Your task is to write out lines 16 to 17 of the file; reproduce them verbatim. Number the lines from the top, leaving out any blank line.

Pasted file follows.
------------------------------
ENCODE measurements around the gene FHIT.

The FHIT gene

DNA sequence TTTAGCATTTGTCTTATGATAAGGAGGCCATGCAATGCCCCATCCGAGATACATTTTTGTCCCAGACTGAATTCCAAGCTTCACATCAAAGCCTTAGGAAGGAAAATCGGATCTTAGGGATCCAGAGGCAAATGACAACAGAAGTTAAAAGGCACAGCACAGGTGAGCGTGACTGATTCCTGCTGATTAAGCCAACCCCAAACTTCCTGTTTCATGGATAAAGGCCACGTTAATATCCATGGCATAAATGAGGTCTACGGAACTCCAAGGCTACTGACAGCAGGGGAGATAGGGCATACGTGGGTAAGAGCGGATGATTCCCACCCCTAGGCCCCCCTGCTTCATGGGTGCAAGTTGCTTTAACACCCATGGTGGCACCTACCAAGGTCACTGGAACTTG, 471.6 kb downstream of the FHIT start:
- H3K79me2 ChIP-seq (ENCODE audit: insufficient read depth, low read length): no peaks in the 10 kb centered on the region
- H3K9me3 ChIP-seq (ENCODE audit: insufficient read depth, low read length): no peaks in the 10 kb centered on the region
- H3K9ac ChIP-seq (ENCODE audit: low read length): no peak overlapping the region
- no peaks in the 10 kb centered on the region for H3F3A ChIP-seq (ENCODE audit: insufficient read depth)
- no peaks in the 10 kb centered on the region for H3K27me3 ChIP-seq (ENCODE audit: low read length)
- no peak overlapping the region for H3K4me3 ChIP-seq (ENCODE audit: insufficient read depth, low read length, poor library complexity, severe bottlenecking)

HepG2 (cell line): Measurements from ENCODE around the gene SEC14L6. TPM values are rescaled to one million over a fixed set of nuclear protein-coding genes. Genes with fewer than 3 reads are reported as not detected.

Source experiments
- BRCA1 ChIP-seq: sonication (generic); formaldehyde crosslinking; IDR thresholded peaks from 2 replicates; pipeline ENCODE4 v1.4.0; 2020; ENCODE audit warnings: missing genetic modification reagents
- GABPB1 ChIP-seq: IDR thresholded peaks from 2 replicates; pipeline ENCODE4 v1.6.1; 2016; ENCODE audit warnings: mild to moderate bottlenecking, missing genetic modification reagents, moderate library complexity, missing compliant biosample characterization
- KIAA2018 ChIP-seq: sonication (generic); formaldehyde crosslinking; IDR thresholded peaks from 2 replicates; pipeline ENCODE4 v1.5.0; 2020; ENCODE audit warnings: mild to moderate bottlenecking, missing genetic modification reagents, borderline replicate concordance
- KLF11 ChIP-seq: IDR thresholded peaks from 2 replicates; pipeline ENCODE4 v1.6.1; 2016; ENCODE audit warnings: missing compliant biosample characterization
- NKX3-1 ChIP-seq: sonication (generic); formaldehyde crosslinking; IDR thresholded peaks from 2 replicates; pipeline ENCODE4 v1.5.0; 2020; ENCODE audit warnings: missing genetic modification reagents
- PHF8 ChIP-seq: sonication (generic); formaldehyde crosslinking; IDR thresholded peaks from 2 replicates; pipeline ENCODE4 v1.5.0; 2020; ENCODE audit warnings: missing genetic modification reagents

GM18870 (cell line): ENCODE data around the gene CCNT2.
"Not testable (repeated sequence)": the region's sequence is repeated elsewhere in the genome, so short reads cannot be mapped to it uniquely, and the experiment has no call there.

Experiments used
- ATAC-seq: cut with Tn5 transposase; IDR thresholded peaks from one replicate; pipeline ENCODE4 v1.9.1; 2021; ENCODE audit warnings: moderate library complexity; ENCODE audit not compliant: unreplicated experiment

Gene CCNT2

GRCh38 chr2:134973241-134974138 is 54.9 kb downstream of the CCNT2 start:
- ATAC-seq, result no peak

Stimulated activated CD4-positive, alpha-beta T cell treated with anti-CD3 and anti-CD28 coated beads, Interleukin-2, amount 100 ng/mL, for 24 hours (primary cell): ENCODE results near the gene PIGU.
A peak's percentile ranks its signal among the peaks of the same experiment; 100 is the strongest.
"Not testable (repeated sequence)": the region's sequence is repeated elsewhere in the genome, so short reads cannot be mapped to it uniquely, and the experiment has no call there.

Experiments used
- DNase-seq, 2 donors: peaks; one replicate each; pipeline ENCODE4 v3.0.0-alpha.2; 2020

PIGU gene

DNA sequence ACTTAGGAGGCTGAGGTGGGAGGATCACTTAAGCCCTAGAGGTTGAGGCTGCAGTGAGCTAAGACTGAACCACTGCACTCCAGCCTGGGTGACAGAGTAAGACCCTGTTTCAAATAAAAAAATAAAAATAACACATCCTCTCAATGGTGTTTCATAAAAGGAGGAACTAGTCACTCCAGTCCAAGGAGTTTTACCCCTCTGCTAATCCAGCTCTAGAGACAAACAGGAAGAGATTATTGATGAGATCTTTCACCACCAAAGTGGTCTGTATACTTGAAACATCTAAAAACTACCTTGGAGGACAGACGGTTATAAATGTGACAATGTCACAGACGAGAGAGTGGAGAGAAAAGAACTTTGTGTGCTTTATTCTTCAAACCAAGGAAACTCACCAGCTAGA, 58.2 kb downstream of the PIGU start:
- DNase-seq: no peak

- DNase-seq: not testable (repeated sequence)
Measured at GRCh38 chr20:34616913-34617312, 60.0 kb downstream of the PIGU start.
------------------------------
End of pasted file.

- NKX3-1 ChIP-seq: sonication (generic); formaldehyde crosslinking; IDR thresholded peaks from 2 replicates; pipeline ENCODE4 v1.5.0; 2020; ENCODE audit warnings: missing genetic modification reagents
- PHF8 ChIP-seq: sonication (generic); formaldehyde crosslinking; IDR thresholded peaks from 2 replicates; pipeline ENCODE4 v1.5.0; 2020; ENCODE audit warnings: missing genetic modification reagents